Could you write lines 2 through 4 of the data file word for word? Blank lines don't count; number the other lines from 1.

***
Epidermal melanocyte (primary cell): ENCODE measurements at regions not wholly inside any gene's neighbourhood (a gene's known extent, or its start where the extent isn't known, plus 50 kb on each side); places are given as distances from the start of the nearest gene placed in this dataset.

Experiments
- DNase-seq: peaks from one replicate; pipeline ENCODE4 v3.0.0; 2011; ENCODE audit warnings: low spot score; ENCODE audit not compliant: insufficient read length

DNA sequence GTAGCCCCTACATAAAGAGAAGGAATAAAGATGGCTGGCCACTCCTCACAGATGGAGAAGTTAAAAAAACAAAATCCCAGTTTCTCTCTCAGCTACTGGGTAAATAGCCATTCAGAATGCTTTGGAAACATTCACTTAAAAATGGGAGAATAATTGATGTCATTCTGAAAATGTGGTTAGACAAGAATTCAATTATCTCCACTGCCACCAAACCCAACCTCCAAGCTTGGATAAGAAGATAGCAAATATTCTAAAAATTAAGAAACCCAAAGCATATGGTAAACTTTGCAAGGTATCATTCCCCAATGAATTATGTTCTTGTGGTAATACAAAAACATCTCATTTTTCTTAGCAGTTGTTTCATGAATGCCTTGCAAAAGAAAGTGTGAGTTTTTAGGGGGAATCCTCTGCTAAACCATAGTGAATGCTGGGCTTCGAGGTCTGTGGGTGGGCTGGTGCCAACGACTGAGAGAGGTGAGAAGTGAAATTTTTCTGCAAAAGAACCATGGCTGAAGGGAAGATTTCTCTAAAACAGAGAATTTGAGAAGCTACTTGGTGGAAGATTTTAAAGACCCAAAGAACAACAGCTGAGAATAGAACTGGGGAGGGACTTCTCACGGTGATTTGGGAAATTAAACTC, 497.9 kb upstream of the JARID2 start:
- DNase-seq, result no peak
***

Experiments
- DNase-seq: peaks from one replicate; pipeline ENCODE4 v3.0.0; 2011; ENCODE audit warnings: low spot score; ENCODE audit not compliant: insufficient read length

DNA sequence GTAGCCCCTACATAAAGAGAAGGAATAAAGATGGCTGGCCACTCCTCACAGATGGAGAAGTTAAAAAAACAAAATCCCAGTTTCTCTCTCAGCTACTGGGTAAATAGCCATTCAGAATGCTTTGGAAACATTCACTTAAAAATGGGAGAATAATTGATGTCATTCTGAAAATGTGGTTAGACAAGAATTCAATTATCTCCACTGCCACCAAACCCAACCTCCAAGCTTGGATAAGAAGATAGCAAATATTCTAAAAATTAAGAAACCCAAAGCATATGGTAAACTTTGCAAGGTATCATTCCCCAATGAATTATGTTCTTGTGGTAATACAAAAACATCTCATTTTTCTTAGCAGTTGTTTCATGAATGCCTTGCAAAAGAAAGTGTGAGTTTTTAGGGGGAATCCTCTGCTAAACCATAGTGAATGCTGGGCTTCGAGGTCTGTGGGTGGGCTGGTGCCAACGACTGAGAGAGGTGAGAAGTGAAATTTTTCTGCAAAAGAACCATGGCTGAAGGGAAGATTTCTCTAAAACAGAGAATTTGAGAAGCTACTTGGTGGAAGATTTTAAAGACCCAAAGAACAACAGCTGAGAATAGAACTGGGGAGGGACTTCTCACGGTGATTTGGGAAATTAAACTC, 497.9 kb upstream of the JARID2 start: